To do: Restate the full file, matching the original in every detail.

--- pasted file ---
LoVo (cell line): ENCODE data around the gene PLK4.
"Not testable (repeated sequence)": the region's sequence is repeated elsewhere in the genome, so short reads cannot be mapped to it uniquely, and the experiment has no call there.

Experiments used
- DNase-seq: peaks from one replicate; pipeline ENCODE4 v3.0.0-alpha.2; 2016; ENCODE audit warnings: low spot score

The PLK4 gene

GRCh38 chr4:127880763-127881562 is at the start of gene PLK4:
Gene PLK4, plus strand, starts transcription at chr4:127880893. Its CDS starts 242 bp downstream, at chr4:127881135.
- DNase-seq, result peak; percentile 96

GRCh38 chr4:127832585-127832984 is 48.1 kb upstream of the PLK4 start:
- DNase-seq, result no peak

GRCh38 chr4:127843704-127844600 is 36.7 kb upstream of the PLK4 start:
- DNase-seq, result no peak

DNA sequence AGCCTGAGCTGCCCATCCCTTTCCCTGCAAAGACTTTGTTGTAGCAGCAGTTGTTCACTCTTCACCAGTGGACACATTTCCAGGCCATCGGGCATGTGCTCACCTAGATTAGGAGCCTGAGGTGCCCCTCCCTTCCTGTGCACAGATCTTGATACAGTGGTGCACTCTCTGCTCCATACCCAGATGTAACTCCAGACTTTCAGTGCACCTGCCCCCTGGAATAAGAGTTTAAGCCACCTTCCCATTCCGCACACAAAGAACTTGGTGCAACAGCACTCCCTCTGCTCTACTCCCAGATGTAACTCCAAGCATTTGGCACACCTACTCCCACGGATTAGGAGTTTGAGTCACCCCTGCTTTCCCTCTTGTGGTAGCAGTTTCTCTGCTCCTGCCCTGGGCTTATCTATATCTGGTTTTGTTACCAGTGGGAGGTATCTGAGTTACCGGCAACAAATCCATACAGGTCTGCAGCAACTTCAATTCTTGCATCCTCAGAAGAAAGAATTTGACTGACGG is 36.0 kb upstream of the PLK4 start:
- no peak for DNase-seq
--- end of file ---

LoVo (cell line): ENCODE data around the gene PLK4.
"Not testable (repeated sequence)": the region's sequence is repeated elsewhere in the genome, so short reads cannot be mapped to it uniquely, and the experiment has no call there.

Experiments used
- DNase-seq: peaks from one replicate; pipeline ENCODE4 v3.0.0-alpha.2; 2016; ENCODE audit warnings: low spot score

The PLK4 gene

GRCh38 chr4:127880763-127881562 is at the start of gene PLK4:
Gene PLK4, plus strand, starts transcription at chr4:127880893. Its CDS starts 242 bp downstream, at chr4:127881135.
- DNase-seq, result peak; percentile 96

GRCh38 chr4:127832585-127832984 is 48.1 kb upstream of the PLK4 start:
- DNase-seq, result no peak

GRCh38 chr4:127843704-127844600 is 36.7 kb upstream of the PLK4 start:
- DNase-seq, result no peak

DNA sequence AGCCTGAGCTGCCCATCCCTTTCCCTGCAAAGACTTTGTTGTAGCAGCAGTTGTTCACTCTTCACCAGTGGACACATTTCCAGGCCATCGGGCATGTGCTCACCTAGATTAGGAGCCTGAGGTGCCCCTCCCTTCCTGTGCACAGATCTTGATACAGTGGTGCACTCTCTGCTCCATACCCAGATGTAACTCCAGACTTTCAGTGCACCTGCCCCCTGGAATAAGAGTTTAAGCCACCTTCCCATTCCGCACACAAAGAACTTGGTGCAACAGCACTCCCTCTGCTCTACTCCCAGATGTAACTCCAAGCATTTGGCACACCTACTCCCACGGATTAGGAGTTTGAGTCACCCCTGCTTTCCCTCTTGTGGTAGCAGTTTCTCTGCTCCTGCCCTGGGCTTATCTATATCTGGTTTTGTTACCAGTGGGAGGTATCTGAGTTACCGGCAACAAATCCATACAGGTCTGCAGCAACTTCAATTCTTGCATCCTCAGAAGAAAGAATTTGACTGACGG is 36.0 kb upstream of the PLK4 start:
- no peak for DNase-seq